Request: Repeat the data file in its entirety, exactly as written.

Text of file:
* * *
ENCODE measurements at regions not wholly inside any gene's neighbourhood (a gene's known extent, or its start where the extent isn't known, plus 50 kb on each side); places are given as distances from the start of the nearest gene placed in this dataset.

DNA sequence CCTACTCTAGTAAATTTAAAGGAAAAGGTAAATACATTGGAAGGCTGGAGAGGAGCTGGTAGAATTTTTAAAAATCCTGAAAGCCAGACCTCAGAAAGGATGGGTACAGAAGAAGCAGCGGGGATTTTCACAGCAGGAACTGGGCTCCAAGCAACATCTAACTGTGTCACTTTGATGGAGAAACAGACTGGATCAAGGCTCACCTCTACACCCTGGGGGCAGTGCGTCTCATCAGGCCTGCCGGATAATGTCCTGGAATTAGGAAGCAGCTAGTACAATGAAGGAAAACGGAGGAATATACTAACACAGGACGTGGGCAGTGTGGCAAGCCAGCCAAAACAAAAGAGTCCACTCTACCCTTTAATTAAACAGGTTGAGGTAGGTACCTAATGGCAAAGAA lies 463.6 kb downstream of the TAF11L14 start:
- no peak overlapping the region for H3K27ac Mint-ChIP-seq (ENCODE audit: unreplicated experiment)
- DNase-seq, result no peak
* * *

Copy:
ENCODE measurements at regions not wholly inside any gene's neighbourhood (a gene's known extent, or its start where the extent isn't known, plus 50 kb on each side); places are given as distances from the start of the nearest gene placed in this dataset.

DNA sequence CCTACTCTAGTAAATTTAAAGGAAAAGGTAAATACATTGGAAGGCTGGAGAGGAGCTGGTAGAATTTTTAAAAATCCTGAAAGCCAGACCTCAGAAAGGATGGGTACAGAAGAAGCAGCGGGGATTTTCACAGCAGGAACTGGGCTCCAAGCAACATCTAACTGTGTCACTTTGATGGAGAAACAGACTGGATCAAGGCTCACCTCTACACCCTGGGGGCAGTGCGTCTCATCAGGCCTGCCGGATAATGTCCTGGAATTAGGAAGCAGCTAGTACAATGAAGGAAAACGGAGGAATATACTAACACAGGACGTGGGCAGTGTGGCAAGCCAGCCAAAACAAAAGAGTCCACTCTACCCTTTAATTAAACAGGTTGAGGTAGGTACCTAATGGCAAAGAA lies 463.6 kb downstream of the TAF11L14 start:
- no peak overlapping the region for H3K27ac Mint-ChIP-seq (ENCODE audit: unreplicated experiment)
- DNase-seq, result no peak